What were UK government priorities in the negotiation? We claimed it was fish and sovereignty, and that without these we would walk away. It turned out these weren't the highest priorities, because of a repeated error of ignoring the internal negotiation. pic.twitter.com/xcos8EWTwr— David Henig (@DavidHenigUK) December 27, 2020
Another trade expert Sam Lowe observed that the trade side of the agreement was thin and – but for politics and choreography – could have been completed more quickly:
My hot take is that while, yes, the EU-UK trade deal has been negotiated in record time, it could quite easily have been all wrapped up by the end of the summer.— Sam Lowe (@SamuelMarcLowe) December 25, 2020
John Lichfield provided an informative thread on fisheries:
Fish thread.— John Lichfield (@john_lichfield) December 26, 2020
Having read the Brexit deal, I believe B. Johnson misled the nation on Thurs when he said Britain could catch “all the fish that it wants ” in UK waters in 5 years’ time. The clear presumption in the text is that EU fleets will have similar access after 2026.1/12
And extradition lawyer Edward Grange had a similarly informative ‘quick look’:
What does the Trade and Cooperation Agreement mean for the UKs #extradition arrangements with the EU27?— Edward S. Grange (@ExtraditionLaw) December 26, 2020
Lets take a quick look
In my own area of particular interest – institutions, governance and dispute resolution – my own very preliminary tweet got widely shared:
About ten pages of the UK-EU trade agreement are devoted to setting up – without exaggeration – dozens and dozens of UK-EU talking shops— davidallengreen (@davidallengreen) December 26, 2020
Committees, assemblies, working groups and so on
All with various powers and functions
Welcome to the future, negotiations without end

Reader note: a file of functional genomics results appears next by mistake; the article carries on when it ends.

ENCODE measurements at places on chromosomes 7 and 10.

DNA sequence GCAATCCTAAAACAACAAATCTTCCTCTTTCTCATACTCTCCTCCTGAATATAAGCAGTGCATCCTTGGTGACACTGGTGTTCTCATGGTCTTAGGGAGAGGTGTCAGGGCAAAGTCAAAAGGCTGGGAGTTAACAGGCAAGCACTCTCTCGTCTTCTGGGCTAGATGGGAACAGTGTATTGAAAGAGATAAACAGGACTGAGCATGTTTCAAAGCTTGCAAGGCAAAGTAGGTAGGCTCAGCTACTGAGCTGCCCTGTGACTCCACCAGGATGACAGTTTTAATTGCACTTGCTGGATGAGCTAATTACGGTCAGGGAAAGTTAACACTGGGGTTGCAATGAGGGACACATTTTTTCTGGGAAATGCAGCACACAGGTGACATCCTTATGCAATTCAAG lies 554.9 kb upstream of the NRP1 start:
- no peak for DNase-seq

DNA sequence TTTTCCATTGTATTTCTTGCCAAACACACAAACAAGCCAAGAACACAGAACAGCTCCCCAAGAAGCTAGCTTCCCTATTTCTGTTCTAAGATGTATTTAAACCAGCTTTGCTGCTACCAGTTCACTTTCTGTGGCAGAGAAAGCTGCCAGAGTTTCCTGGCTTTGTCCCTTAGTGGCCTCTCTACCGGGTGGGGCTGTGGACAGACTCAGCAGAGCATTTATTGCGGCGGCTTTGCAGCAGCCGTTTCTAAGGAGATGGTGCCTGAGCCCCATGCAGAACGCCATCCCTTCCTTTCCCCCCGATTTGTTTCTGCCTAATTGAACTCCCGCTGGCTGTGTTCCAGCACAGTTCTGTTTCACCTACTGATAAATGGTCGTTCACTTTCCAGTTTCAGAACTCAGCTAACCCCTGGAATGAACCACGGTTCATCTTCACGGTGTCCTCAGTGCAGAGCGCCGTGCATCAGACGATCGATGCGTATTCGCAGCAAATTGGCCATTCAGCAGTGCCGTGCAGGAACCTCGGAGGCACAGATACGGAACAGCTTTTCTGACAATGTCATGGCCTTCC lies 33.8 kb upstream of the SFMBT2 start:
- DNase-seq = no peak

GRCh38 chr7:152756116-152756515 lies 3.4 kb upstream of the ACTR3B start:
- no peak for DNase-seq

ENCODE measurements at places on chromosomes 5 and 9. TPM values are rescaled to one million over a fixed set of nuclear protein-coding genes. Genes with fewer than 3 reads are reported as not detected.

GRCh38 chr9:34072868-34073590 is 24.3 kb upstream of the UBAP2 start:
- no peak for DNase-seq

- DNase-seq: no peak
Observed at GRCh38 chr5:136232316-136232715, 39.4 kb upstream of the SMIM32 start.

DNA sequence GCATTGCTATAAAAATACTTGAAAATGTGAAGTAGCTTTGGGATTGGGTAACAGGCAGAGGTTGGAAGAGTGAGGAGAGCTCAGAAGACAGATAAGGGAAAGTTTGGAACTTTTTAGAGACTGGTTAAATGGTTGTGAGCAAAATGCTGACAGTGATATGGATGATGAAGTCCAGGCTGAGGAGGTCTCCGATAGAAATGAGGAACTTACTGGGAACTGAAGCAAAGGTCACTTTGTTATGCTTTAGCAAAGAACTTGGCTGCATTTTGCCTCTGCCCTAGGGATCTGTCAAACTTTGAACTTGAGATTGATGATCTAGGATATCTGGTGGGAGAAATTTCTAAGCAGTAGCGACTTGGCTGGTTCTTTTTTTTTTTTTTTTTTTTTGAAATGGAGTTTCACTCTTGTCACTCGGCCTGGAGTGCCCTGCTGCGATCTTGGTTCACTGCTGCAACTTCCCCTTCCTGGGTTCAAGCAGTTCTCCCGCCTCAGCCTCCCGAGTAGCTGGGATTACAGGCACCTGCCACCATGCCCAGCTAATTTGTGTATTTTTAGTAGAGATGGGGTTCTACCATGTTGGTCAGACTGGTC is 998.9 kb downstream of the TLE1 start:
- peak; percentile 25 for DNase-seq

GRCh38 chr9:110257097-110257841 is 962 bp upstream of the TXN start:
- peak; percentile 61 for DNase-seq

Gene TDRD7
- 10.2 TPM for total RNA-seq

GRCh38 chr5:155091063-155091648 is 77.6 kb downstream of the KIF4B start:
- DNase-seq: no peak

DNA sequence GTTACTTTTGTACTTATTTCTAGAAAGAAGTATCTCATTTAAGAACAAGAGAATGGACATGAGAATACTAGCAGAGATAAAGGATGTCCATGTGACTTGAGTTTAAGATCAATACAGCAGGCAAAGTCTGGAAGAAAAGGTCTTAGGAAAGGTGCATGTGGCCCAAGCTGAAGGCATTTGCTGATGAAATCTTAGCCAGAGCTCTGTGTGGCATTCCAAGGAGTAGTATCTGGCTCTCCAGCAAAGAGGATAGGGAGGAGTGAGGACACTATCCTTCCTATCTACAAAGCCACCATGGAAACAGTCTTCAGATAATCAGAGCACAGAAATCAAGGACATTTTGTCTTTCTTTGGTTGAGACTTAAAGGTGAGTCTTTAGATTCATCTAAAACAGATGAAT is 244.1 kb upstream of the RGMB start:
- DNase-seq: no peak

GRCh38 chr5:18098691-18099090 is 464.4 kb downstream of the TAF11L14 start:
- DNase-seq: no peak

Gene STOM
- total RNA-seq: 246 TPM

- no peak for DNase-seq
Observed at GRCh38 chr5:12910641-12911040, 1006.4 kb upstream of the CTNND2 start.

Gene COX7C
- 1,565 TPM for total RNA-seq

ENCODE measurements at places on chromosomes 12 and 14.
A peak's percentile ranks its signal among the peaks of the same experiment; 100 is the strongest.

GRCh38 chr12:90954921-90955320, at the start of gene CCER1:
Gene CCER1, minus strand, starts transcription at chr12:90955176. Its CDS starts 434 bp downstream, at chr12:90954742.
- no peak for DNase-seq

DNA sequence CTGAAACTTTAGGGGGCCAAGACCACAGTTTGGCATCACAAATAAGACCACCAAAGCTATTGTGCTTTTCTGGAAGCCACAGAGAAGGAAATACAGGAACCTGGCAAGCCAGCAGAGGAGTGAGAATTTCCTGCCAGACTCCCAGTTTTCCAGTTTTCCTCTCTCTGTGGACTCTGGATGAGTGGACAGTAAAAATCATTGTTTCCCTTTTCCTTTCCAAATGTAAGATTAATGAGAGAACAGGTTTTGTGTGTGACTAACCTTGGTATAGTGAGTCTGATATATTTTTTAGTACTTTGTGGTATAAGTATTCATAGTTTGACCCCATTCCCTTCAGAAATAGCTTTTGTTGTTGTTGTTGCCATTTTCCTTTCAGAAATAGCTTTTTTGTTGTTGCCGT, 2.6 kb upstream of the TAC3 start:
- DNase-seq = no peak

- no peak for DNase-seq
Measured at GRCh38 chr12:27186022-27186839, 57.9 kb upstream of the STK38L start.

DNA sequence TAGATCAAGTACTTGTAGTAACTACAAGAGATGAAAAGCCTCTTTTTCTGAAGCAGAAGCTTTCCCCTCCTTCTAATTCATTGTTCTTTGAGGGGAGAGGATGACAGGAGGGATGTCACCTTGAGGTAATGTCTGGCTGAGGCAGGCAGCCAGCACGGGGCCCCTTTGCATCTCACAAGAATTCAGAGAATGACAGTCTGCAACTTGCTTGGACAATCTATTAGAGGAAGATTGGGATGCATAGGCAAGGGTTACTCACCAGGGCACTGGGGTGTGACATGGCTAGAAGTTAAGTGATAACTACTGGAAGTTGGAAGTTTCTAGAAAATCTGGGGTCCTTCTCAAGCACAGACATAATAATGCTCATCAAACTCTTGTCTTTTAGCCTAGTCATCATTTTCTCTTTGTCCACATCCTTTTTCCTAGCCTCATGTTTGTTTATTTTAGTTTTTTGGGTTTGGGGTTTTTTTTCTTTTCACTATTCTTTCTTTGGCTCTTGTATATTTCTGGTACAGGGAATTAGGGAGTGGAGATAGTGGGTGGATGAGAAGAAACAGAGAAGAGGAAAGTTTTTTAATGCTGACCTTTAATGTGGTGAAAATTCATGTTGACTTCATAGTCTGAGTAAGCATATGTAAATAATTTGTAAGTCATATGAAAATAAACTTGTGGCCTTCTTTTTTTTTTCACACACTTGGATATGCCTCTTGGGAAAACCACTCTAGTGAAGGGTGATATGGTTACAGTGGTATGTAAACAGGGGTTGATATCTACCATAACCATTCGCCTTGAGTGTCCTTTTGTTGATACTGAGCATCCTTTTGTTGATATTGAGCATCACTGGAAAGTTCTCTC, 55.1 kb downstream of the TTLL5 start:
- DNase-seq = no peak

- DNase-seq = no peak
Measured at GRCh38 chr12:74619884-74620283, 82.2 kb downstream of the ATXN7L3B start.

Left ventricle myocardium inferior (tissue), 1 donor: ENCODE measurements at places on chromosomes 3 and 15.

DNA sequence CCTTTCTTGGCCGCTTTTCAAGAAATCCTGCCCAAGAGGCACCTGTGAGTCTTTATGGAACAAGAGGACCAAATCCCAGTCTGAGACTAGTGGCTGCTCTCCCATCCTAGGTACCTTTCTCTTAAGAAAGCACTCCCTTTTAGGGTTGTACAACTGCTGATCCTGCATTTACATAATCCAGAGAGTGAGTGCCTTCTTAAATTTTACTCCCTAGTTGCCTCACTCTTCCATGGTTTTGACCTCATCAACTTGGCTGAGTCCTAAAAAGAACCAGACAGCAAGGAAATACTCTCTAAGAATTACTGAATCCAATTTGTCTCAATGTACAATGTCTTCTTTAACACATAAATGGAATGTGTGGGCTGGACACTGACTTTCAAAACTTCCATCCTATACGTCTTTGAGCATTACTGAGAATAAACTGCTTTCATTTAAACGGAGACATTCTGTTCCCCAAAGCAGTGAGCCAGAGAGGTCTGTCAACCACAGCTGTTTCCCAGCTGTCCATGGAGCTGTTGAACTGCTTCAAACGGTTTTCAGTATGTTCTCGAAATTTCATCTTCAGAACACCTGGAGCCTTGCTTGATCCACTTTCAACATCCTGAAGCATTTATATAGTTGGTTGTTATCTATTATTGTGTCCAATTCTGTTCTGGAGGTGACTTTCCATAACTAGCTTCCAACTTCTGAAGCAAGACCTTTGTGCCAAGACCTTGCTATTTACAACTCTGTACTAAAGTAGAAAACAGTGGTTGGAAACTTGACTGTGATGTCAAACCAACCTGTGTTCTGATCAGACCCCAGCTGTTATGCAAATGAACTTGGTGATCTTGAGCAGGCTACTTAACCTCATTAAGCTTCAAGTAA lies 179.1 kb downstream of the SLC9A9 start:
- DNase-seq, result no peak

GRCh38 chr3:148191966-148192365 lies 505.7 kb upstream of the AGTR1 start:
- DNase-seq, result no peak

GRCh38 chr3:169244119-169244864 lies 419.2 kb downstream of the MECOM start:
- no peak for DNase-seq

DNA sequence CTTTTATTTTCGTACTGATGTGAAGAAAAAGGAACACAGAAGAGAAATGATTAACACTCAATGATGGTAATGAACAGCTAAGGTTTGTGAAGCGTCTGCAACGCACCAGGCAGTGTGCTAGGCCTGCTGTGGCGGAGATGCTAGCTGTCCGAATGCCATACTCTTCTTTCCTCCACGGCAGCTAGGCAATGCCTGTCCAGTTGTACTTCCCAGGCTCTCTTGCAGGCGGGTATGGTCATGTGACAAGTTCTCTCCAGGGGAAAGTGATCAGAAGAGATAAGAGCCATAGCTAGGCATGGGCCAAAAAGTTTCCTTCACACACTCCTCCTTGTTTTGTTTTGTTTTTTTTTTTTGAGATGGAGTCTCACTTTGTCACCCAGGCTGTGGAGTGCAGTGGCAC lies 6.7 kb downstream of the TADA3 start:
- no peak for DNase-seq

And it was even picked up by the Daily Express, which – in an extraordinary and unexpected turn of events – described this blog as an ‘influential blog’.
Anton Spisak looked at this far more closely and he compiled this helpful diagram:
The Brexit deal marks a new beginning of a complex relationship in which Britain and the EU will have to learn to live together differently.— Anton Spisak (@AntonSpisak) December 26, 2020
This is the new institutional infrastructure set up by the treaty. New Partnership Council, 19 specialised committees, 4 working groups. pic.twitter.com/KGWR8IiAge
This elaborate scheme was correctly described by Professor Phil Syrpis as follows:
And all so that the newly sovereign UK can – finally – free itself from the EU’s regulatory orbit. Apparently.— Phil Syrpis (@syrpis) December 27, 2020
The UK has lost its say in the making of EU rules. Now, there are a whole set of new mechanisms seeking to ensure it does not diverge too much.
All this is only ‘first glance’ stuff – a Boxing Day walk-through a long and complicated legal text.
But what is already plain is that what the United Kingdom government is boasting and spinning about the agreement may not be accurate.
Remember, however, that the old saying ‘the devil is in the detail’ is often the opposite of the truth.
Devils lurk and thrive in generalities, mismatched expectations, mutual misunderstandings, and grand sweeping statements.
It is these that bedevil us.
Details – that is precise language – flush out these devils.
And as we understand more about what has actually been agreed in this ‘deal’ – and what was not agreed – we will no doubt see many devils flush past.